Beyond Grading: Strategies from McGill Instructors

How can you design assignments that enhance students' learning and motivation to learn? Take a look at these examples from McGill instructors for inspiration.

 

Admission Ticket Assignment

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Instructor: Laura Madokoro
Course: Canada Since 1867 (HIST 203)
Department and Faculty: History and Classical Studies, Faculty of Arts

Summary: In preparation for class discussion, students write thought-provoking questions (max. 150 words) about assigned readings and submit them at the beginning of class as “admission tickets.” The instructor selects questions from exemplary admission tickets to include on the midterm and final exams.

Supplementary resources

Hall, M. (2016, April 1). How do you get your students to do the assigned reading? [web log]. Retrieved from https://ii.library.jhu.edu/2016/04/01/how-do-you-get-your-students-to-do-the-assigned-reading/

Schell, J. (2012, September 4). How one professor motivated students to read before a flipped class, and measured their effort [web log]. Retrieved from https://peerinstruction.wordpress.com/2012/09/04/how-one-professor-motivated-students-to-read-before-a-flipped-class-and-measured-their-effort/

Schwartz, M. (2019). Best practices: Student reading. Toronto, ON: Learning & Teaching Office, Ryerson University. Retrieved from https://www.ryerson.ca/content/dam/learning-teaching/teaching-resources/teach-a-course/encouraging-student-reading.pdf

Collaborative Quizzes

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Instructor: David Titley-Peloquin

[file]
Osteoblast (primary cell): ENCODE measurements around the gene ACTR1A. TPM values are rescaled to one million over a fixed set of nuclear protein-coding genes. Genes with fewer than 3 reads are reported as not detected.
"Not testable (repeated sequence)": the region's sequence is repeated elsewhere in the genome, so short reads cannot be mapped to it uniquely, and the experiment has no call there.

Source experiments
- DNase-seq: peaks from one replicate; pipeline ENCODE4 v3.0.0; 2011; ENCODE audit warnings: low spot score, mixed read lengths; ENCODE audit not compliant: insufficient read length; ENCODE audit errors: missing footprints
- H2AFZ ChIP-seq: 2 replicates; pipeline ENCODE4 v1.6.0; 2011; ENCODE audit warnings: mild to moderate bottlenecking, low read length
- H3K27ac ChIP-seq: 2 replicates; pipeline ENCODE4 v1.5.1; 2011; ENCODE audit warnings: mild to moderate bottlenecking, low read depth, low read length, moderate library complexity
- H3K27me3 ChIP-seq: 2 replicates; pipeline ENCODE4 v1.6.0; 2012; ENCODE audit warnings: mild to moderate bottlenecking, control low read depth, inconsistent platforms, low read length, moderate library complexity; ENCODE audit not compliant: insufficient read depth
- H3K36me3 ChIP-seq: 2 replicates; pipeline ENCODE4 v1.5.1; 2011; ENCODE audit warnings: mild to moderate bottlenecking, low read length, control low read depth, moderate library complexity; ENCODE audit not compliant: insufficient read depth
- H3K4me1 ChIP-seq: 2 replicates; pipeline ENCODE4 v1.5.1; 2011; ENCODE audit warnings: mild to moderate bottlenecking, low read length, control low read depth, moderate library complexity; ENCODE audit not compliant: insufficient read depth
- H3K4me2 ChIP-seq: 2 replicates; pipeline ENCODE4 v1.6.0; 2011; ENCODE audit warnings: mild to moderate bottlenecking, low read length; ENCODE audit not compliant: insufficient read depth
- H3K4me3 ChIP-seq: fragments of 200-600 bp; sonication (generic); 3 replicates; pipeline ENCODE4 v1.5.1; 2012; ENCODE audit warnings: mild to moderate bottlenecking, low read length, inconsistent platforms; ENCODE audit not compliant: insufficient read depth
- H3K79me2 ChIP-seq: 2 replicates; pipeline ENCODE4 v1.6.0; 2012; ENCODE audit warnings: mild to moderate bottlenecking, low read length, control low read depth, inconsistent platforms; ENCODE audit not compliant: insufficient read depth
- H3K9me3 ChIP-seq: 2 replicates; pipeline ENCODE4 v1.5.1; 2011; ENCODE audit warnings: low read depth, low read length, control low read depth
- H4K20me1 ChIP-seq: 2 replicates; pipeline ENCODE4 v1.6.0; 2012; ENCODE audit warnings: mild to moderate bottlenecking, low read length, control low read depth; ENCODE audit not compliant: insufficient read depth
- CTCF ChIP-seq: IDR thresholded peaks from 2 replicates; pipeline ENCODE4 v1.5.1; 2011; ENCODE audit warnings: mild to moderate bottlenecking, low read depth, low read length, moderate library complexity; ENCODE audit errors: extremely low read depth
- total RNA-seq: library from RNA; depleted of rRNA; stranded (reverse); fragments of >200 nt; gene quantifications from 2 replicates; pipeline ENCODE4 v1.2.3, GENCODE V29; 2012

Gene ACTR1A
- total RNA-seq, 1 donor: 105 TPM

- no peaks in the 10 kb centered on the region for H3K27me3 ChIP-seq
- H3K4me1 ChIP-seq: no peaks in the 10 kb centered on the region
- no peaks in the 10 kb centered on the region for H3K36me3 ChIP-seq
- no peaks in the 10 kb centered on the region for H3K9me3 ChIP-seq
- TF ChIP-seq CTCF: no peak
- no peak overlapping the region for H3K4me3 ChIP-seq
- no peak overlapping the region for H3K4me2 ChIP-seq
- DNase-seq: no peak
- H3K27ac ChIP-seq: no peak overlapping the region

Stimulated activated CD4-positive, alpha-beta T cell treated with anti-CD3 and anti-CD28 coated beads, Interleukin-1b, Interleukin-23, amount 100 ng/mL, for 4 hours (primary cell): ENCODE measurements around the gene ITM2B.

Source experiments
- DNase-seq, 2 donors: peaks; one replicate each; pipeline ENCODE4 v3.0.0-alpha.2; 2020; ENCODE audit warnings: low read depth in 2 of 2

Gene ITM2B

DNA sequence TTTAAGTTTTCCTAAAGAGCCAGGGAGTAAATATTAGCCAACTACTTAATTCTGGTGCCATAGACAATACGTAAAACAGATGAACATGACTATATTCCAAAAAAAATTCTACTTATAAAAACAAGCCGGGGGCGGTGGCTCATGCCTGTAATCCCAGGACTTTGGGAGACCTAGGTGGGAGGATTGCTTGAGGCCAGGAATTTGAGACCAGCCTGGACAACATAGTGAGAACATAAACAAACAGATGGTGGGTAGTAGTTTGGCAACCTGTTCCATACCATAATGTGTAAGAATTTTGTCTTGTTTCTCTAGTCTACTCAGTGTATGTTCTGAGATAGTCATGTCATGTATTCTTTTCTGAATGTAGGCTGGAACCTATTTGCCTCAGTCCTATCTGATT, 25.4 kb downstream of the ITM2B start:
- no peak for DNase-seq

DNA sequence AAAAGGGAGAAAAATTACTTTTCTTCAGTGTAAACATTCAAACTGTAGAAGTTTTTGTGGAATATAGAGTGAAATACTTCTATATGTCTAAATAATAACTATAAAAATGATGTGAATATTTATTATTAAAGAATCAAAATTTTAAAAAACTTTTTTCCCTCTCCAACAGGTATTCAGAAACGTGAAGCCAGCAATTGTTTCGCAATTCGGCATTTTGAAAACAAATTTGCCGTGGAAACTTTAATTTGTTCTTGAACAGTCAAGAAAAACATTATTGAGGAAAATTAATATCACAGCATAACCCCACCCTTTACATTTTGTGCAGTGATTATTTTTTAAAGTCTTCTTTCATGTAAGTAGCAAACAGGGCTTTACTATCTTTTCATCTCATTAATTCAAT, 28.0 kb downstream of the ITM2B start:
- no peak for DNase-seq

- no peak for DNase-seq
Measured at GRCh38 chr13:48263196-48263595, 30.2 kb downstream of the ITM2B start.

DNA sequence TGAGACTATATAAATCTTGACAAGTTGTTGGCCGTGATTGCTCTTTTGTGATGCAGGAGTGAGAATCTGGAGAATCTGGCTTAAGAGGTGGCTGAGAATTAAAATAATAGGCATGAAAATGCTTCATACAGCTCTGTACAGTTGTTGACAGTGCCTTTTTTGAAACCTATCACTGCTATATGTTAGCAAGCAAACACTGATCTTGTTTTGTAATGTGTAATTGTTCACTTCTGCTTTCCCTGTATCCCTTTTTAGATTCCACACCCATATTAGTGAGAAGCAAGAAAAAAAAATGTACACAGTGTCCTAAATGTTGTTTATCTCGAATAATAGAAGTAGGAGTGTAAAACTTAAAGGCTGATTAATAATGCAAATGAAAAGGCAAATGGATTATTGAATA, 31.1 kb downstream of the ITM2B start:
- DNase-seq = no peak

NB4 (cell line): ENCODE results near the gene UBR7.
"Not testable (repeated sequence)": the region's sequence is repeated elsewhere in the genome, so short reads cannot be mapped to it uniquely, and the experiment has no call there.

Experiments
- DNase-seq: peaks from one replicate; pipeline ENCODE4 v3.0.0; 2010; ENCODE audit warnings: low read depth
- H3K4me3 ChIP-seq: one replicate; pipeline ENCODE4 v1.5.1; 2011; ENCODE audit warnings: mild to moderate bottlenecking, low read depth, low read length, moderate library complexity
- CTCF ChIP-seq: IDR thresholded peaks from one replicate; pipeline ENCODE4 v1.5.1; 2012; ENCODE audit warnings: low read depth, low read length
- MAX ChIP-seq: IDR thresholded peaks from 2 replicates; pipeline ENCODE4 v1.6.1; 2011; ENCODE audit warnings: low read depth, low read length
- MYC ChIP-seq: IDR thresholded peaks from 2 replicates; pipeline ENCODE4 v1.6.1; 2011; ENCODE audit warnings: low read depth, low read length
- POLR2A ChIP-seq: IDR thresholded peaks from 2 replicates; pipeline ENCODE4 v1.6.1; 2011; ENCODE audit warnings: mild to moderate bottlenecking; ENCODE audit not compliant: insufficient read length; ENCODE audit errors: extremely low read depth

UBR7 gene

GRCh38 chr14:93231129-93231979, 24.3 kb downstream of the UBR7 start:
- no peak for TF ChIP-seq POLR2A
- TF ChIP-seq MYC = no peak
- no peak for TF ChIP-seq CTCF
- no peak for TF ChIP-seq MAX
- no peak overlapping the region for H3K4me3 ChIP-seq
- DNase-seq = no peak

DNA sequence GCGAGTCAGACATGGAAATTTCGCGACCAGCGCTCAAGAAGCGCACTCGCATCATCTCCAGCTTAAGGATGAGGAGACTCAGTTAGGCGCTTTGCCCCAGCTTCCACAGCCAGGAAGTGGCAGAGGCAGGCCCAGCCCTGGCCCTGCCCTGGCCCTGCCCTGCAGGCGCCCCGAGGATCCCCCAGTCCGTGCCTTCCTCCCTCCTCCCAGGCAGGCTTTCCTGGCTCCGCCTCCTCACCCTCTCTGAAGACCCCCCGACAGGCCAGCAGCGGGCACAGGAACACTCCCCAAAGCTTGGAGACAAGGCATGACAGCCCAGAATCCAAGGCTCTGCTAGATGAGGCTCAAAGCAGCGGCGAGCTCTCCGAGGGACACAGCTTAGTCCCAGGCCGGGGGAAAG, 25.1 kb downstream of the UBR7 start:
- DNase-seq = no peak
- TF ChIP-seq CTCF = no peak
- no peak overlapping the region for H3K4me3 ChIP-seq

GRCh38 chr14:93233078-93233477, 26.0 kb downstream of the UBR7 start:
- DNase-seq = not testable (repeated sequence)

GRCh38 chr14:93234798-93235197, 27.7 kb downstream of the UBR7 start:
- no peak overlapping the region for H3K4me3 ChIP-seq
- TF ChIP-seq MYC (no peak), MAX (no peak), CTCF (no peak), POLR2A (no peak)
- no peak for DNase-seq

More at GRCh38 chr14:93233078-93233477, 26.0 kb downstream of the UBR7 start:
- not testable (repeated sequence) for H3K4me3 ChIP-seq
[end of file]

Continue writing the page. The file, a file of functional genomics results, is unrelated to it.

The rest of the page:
Course: Physics 1 (AEPH 113) and Physics 2 (AEPH 115)
Department and Faculty: Bioresource Engineering, Faculty of Agricultural and Environmental Sciences

Summary: Collaborative quizzes are an exam preparation activity with an opportunity for immediate feedback. Students attempt a quiz independently and then work in groups of 2-3 students to re-attempt the same quiz. This process allows students to check their understanding with peers.

Supplementary resources

Collaborative/cooperative quizzes in the literature. (n.d.). Iowa: Centre for Teaching, University of Iowa. Retrieved from https://teach.its.uiowa.edu/file/462/download?token=dp8FoYlC

Two-Stage Exams [web log]. (n.d.). Retrieved from http://blogs.ubc.ca/eoassei/two-stage-exams/

Weimer, M. (2019). Collaborative testing improves higher-order thinking. The Teaching Professor. Retrieved from https://www.teachingprofessor.com/topics/teaching-strategies/collaborative-testing-improves-higher-order-thinking/

Fake News Assignment

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Instructor: Elena Obukhova
Course: Managing Globalization (MGPO 469)
Department and Faculty: Strategy and Organization, Desautels Faculty of Management

Summary: This assignment addresses the concept of “fake news,” a term that refers to bias in the media and the purposeful misleading
of media consumers. Using one actual news article, students write a biased news story from a specific stakeholder perspective that illustrates the bias in their story. The focus on bias teaches students to interrogate their sources.

Supplementary resources

Johannessen, H. (2017). Teaching Source Criticism to Students in Higher Education: A Practical Approach. In S. Ingvaldsen & D. Oberg (Eds.), Media and information literacy in higher education: Educating the educators (pp. 89-105). Cambridge, MA: Chandos Publishing, an imprint of Elsevier. https://doi.org/10.1016/B978-0-08-100630-6.00006-0

Najmabadi, S. (2016, December 12). How can students be taught to detect fake news and dubious claims? [web log comment]. The Chronicle of Higher Education. Retrieved from https://www.chronicle.com/article/How-Can-Students-Be-Taught-to/238652